“Flow” (2009), FSC-certified spruce, pine and fir 2 x 4s. Image courtesy of the artist and Pace Gallery

Lin’s practice is a swirl of decades of research, her architectural background, and poetic expression, and she speaks the language of nature and the human heart. Each piece is made to amplify the gravity of humanity’s environmental impact on this treasured resource and each other. For example, in “Marble Chesapeake & Delaware Bay,” the artist expands notions of connectedness by changing the perspective. The unification of the two waterways as marbles challenges us to think beyond the small, contained bites of our everyday interactions with the liquid and instead, see it as the celestial force that draws us to each other.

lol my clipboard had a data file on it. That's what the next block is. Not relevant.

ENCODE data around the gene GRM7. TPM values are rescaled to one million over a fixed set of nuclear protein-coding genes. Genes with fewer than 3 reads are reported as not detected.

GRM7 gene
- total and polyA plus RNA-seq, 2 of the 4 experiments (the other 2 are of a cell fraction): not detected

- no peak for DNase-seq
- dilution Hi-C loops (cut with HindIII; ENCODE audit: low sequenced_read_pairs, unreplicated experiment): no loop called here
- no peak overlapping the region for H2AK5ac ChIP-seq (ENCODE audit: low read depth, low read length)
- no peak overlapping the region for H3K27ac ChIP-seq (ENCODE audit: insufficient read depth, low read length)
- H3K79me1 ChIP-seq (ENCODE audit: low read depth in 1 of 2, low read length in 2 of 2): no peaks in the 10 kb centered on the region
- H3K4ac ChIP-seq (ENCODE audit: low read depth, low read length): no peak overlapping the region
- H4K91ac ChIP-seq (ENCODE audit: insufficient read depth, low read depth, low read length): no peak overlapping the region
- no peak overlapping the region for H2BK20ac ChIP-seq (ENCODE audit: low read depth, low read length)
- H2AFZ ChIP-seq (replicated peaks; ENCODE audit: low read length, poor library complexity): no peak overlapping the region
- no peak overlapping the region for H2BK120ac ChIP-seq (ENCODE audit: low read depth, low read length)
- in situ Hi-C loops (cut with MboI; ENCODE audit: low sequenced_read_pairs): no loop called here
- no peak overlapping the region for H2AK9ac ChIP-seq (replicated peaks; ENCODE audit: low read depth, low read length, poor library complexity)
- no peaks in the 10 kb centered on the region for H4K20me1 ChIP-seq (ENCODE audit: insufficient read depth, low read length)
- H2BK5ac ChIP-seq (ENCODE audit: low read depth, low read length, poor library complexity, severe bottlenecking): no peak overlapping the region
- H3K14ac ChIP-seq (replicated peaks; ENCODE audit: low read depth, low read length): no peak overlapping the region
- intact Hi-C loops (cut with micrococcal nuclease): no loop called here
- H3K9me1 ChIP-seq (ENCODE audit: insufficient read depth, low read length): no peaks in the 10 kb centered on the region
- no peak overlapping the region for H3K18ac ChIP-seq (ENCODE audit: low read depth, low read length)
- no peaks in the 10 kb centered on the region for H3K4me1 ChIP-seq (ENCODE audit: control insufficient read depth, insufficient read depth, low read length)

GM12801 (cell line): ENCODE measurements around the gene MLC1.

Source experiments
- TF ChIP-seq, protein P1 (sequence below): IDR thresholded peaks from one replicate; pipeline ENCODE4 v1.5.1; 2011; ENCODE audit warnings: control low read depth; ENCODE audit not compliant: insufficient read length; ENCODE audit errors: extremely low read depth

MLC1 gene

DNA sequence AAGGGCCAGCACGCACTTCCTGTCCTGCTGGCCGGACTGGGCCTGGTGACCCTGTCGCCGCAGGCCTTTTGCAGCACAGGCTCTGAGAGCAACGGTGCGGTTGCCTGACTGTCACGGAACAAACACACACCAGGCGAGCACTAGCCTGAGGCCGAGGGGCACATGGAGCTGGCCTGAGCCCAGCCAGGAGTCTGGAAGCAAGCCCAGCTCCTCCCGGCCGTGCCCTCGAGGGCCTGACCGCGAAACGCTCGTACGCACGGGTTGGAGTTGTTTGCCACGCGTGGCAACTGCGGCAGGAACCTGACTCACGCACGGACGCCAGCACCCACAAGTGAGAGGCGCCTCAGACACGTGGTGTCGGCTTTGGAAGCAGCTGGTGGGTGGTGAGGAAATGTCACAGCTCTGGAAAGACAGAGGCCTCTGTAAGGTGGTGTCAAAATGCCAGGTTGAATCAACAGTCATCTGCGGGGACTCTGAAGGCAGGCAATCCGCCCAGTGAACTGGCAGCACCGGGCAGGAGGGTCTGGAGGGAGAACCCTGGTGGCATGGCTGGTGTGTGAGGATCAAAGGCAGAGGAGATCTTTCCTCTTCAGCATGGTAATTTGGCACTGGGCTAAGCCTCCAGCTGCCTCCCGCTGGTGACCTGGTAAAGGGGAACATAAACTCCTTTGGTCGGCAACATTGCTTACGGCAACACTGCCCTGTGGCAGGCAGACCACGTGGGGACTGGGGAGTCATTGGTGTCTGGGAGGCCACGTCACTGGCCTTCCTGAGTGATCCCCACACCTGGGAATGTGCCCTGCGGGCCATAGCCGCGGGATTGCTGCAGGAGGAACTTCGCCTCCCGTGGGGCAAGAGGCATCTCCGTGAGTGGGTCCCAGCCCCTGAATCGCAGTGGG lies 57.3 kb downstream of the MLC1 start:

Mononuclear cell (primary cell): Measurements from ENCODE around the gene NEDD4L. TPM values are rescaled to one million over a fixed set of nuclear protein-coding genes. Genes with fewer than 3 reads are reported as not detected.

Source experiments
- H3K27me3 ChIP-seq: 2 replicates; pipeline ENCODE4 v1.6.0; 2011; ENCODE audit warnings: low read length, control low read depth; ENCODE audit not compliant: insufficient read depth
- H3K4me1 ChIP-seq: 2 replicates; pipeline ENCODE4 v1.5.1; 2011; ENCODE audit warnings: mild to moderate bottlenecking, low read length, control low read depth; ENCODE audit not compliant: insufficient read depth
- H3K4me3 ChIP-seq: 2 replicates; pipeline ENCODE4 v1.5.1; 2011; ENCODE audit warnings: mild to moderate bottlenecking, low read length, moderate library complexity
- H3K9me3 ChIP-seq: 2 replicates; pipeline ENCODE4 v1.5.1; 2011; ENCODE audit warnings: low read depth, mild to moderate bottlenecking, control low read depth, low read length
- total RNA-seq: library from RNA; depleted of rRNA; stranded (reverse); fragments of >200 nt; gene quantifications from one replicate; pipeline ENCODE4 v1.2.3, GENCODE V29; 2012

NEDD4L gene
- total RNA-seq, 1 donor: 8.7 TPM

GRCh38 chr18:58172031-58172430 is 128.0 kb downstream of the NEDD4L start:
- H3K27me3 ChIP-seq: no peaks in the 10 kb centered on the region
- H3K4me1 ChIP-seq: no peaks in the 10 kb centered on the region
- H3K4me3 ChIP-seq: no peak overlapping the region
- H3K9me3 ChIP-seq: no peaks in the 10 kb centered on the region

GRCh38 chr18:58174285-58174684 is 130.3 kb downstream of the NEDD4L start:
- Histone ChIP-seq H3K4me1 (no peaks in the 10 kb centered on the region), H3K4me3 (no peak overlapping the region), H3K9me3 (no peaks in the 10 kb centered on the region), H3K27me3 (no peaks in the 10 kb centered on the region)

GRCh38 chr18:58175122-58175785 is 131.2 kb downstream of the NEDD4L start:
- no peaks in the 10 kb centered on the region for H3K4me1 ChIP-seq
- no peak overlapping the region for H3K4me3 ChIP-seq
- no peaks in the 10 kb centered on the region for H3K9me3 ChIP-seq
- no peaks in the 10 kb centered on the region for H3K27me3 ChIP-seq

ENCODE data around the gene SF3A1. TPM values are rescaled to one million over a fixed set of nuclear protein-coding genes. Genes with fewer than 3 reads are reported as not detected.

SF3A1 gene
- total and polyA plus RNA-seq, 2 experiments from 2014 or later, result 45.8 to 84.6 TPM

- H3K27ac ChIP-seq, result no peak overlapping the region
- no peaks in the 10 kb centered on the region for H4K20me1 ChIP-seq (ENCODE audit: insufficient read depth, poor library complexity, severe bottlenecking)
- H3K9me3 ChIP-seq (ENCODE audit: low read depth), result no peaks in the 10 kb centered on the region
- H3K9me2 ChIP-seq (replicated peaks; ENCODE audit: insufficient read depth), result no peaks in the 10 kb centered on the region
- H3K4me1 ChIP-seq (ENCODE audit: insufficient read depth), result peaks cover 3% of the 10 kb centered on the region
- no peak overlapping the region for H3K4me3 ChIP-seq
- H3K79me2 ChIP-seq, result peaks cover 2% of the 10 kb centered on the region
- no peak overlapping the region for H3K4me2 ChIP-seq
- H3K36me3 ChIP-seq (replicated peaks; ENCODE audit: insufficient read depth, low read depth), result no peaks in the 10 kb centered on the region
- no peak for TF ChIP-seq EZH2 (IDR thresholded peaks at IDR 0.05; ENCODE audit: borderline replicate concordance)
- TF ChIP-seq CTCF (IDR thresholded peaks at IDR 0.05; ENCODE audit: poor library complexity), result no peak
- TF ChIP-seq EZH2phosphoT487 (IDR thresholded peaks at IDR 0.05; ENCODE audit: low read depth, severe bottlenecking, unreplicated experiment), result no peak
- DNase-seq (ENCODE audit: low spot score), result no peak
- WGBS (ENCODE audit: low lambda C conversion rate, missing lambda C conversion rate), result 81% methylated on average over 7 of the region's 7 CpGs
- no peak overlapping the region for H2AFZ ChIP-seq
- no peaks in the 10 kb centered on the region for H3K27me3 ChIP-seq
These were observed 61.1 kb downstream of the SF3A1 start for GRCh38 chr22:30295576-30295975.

A Study of Water, which is on view at the Virginia Museum of Contemporary Art, literally sits between the Chesapeake Bay and Delaware Bay. These bodies are not only central points of Lin’s fascination with the subject, but they also provide a physical locale to ponder the unseen connections humanity often takes for granted. Her career is a bridge between architecture, art, and activism—expanding always like water but never too detached from its simultaneous nature.

For more of the artist’s works, visit her site.

 

Detail of “Marble Chesapeake & Delaware Bay” (2022), glass marbles and adhesive

Installation view of Maya Lin: A Study of Water

Detail of “Dew Point 42” (2016), blown glass. Image courtesy of the artist and Pace Gallery

Installation view of Maya Lin: A Study of Water